NOTE: The search function on the blog seems to be acting up again. If you're trying to find a specific entry, I'd recommend either using the labels in the word cloud at right or looking for the title in the list of archived articles. Sooner or later Google will get it sorted out, but there's little I can do to make them fix it any faster.
Every so often, as a reward for taking online surveys, I'll be offered a free or nearly-free magazine subscription. I'm probably confusing the heck out of our mail carrier, because my monthly mail currently includes Mother Earth News (which I actually paid for), the highly intellectual monthly The Atlantic, the almost entirely vapid Redbook, and Kiplinger's Personal Finance. This last one was a sort of impulse purchase; I feel like I'm already pretty good at saving money, but I wondered whether a finance magazine could help me get better at getting my savings to work for me. I have already branched out a bit beyond "stick it in the bank and forget about it," which isn't really a viable strategy when the best annual rate you can possibly get on a savings account is less than 1 percent, but I know I still have a lot to learn.
So far, my reaction to the magazine has been mixed. I find some of the longer articles, like this month's cover story on "How Much You Really Need to Retire," quite interesting and at least somewhat useful. However, most of the articles in the "Investing" section are way too specific to be helpful to me. They tend to focus on which individual stocks are the best choices, while overlooking the rather glaring fact that most investors shouldn't be trying to pick individual stocks at all. (Indeed, as this Forbes article points out, even most professional money managers can't do it well enough to beat the performance of the market as a whole.) So usually, I just skim the articles in this section.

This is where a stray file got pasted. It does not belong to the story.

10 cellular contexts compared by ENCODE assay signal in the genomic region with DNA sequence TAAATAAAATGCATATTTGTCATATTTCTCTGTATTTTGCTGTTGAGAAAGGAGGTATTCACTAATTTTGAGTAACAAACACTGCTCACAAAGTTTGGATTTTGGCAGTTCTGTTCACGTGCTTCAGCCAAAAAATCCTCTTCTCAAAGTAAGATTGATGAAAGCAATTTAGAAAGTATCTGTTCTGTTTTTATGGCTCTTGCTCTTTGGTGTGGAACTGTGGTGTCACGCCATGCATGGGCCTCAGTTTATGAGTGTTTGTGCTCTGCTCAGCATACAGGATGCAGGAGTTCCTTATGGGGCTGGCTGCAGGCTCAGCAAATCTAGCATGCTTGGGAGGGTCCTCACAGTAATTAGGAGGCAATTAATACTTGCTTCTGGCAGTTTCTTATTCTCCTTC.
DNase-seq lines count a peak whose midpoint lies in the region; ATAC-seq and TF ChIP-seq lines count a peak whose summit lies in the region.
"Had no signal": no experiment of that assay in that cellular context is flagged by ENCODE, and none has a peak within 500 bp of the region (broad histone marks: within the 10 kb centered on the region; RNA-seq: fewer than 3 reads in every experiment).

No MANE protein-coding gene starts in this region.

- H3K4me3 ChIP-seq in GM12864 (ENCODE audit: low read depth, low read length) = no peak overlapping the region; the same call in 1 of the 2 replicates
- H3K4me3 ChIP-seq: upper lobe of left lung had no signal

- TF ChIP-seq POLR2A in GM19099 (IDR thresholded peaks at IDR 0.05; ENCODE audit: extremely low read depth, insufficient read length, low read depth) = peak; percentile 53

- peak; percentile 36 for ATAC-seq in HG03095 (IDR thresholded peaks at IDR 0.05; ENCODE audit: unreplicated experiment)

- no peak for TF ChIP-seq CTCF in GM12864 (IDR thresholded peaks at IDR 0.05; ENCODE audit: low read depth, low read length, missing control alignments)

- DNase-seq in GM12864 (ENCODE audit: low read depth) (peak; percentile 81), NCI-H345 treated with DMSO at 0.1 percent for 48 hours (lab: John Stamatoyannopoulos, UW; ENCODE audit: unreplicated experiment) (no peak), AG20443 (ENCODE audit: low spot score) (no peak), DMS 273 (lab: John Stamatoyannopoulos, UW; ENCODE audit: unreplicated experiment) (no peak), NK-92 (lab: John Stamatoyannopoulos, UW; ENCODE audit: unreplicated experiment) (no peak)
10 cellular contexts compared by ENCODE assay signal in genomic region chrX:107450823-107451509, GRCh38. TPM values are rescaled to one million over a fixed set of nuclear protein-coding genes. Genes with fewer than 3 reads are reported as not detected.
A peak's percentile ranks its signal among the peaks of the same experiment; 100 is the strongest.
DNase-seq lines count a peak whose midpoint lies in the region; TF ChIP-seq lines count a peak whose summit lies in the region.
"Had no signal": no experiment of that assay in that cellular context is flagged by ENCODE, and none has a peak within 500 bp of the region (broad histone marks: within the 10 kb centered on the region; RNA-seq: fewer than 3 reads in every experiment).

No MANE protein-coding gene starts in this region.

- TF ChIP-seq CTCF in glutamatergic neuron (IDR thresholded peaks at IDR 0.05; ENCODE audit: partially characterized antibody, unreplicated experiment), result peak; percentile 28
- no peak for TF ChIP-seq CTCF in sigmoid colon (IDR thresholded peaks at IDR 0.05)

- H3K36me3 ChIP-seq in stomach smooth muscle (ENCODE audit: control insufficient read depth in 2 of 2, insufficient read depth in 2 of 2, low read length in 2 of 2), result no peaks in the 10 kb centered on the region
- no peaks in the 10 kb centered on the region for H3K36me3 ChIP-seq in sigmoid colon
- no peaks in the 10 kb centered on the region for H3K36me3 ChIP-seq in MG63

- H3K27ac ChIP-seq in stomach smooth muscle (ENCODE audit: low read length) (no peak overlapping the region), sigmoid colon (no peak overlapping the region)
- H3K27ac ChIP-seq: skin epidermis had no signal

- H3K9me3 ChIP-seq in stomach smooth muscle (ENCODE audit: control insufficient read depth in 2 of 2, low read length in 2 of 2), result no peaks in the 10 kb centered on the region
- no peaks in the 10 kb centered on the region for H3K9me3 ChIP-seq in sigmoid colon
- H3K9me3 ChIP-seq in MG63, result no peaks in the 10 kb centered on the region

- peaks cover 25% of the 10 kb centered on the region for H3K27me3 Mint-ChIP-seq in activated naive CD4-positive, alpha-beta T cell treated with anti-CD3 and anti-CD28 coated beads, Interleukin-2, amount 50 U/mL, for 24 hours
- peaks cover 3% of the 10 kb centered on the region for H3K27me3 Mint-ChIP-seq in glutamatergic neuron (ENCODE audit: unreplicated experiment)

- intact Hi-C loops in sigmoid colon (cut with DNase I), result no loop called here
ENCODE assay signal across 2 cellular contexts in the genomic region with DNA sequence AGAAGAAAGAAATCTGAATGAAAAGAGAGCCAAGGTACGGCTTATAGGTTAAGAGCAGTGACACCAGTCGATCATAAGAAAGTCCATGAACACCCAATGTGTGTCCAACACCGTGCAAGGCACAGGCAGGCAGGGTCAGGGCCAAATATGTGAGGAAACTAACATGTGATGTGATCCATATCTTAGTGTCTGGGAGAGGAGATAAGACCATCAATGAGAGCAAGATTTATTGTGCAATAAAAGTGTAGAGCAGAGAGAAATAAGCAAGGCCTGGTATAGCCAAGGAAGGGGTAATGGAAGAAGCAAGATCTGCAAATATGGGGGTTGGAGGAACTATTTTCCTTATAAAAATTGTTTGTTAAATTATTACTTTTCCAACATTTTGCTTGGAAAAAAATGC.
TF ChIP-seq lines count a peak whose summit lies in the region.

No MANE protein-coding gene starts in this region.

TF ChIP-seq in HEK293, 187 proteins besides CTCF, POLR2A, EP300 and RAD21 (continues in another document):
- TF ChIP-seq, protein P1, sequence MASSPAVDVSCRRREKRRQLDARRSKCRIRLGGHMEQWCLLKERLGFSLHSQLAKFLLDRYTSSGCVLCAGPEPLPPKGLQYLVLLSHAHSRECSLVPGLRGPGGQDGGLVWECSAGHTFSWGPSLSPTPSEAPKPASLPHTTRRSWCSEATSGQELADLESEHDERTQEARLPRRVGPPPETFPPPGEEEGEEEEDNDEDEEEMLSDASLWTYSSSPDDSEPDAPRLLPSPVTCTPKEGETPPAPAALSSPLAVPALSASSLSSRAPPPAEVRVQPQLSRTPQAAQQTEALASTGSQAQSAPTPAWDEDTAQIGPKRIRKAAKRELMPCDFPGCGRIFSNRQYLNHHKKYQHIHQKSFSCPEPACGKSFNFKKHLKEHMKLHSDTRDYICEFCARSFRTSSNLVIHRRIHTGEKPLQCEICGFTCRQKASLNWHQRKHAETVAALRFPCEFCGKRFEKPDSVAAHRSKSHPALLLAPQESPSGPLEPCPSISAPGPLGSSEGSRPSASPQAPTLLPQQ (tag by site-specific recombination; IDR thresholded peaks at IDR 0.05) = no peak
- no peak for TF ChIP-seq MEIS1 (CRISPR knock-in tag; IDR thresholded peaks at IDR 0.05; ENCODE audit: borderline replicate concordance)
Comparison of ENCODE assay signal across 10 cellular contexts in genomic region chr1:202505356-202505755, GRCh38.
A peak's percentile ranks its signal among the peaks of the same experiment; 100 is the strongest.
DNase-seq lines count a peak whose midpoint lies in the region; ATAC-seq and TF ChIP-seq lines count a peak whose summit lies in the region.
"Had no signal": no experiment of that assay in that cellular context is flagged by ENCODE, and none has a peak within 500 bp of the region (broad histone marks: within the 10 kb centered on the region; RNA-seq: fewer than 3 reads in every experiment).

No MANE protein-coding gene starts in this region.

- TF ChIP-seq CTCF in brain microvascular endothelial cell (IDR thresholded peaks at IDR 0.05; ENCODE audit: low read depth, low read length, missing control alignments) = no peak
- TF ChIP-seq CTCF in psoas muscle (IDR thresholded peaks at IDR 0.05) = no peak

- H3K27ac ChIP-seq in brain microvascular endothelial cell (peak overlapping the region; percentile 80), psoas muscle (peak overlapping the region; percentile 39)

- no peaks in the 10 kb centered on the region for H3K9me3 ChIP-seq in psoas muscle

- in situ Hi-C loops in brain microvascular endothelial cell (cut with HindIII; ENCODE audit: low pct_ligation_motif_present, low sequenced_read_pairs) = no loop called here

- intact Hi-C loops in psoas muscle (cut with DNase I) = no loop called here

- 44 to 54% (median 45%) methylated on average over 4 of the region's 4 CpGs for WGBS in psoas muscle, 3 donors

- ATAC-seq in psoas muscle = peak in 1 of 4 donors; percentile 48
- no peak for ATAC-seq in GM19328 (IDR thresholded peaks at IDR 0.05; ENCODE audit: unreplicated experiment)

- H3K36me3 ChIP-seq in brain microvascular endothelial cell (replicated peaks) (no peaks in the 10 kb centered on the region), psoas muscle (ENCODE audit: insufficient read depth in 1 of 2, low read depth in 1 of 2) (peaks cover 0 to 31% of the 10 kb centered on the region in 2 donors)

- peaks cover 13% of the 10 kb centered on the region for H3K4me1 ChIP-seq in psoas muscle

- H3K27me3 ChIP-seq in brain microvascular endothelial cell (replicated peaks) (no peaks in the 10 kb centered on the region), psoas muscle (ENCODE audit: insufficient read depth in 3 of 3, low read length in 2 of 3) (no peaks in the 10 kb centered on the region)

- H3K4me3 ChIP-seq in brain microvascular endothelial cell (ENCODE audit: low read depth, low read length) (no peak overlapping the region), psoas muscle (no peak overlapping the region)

This month, however, I happened across a piece of advice that made me stop and take notice. It was in an article called "7 Stocks for the Next 15 Years," which is all about specific stocks that are good picks for investors who like to "buy and hold" (i.e., buy a stock and then just sit there and collect dividends, rather than wait for it to go up so they can sell it again). What struck me about it was that two of the seven picks were companies with a green focus. Whole Foods Market, according to author James K. Glassman, is poised for growth as "organic, fresh and local food goes mainstream," while Chipotle Mexican Grill, which uses locally sourced veggies and organic pork and chicken, is "growing like crazy" and still has plenty of room to expand further.
Given that so few large companies have a strong focus on sustainability, why is it that such a large percentage of Glassman's favorites for long-term growth fall into this category? He offers a hint in saying, as an intro to his recommendation for Whole Foods, "I love companies that forge an emotional connection with their customers." A company like Chipotle doesn't just sell burritos; it sells ideals. People who eat there aren't just buying lunch; they're buying an image of themselves that they can feel good about. (The company is obviously well aware of this, as its marketing focuses on the ways in which it's different from other big food distributors like its former parent company, McDonald's.)
Seeing these stocks on the best-picks list is encouraging in two ways. It's good to know that this financial expert thinks these two particular green companies are likely to grow and thrive, but better yet is the possibility that seeing the edge they gain from their "emotional connection with their customers" will encourage other big companies to adopt more sustainable practices too. Even if their efforts are no more than greenwashing, just a hint of green spread across a really big base like Wal-Mart's can make a big difference overall. Maybe in the future, companies will fight to earn a place in the "Green 500" Index, and my list of Stuff Green People Like will be a key to the hottest sectors of the market.